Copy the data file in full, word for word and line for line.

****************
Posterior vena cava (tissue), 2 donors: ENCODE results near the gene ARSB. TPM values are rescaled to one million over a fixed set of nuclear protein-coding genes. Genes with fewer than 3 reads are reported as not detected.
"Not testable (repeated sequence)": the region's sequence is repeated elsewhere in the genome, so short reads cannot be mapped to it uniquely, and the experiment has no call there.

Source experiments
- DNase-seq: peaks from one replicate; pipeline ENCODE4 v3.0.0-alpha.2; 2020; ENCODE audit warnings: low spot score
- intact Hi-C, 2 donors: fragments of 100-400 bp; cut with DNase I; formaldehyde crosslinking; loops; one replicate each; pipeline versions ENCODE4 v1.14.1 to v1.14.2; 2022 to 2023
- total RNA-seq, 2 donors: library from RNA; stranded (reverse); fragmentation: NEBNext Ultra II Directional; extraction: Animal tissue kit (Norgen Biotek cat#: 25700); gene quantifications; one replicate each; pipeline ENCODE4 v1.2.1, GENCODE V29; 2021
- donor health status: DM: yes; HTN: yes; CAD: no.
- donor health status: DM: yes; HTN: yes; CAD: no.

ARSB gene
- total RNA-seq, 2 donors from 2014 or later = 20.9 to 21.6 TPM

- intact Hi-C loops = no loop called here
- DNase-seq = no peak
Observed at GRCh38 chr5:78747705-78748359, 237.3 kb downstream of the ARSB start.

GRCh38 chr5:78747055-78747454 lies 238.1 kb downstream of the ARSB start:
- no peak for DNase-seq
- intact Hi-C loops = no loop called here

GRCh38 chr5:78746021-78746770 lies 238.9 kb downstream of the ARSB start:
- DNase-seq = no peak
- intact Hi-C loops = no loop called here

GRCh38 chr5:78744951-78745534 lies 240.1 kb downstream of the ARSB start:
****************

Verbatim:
Posterior vena cava (tissue), 2 donors: ENCODE results near the gene ARSB. TPM values are rescaled to one million over a fixed set of nuclear protein-coding genes. Genes with fewer than 3 reads are reported as not detected.
"Not testable (repeated sequence)": the region's sequence is repeated elsewhere in the genome, so short reads cannot be mapped to it uniquely, and the experiment has no call there.

Source experiments
- DNase-seq: peaks from one replicate; pipeline ENCODE4 v3.0.0-alpha.2; 2020; ENCODE audit warnings: low spot score
- intact Hi-C, 2 donors: fragments of 100-400 bp; cut with DNase I; formaldehyde crosslinking; loops; one replicate each; pipeline versions ENCODE4 v1.14.1 to v1.14.2; 2022 to 2023
- total RNA-seq, 2 donors: library from RNA; stranded (reverse); fragmentation: NEBNext Ultra II Directional; extraction: Animal tissue kit (Norgen Biotek cat#: 25700); gene quantifications; one replicate each; pipeline ENCODE4 v1.2.1, GENCODE V29; 2021
- donor health status: DM: yes; HTN: yes; CAD: no.
- donor health status: DM: yes; HTN: yes; CAD: no.

ARSB gene
- total RNA-seq, 2 donors from 2014 or later = 20.9 to 21.6 TPM

- intact Hi-C loops = no loop called here
- DNase-seq = no peak
Observed at GRCh38 chr5:78747705-78748359, 237.3 kb downstream of the ARSB start.

GRCh38 chr5:78747055-78747454 lies 238.1 kb downstream of the ARSB start:
- no peak for DNase-seq
- intact Hi-C loops = no loop called here

GRCh38 chr5:78746021-78746770 lies 238.9 kb downstream of the ARSB start:
- DNase-seq = no peak
- intact Hi-C loops = no loop called here

GRCh38 chr5:78744951-78745534 lies 240.1 kb downstream of the ARSB start: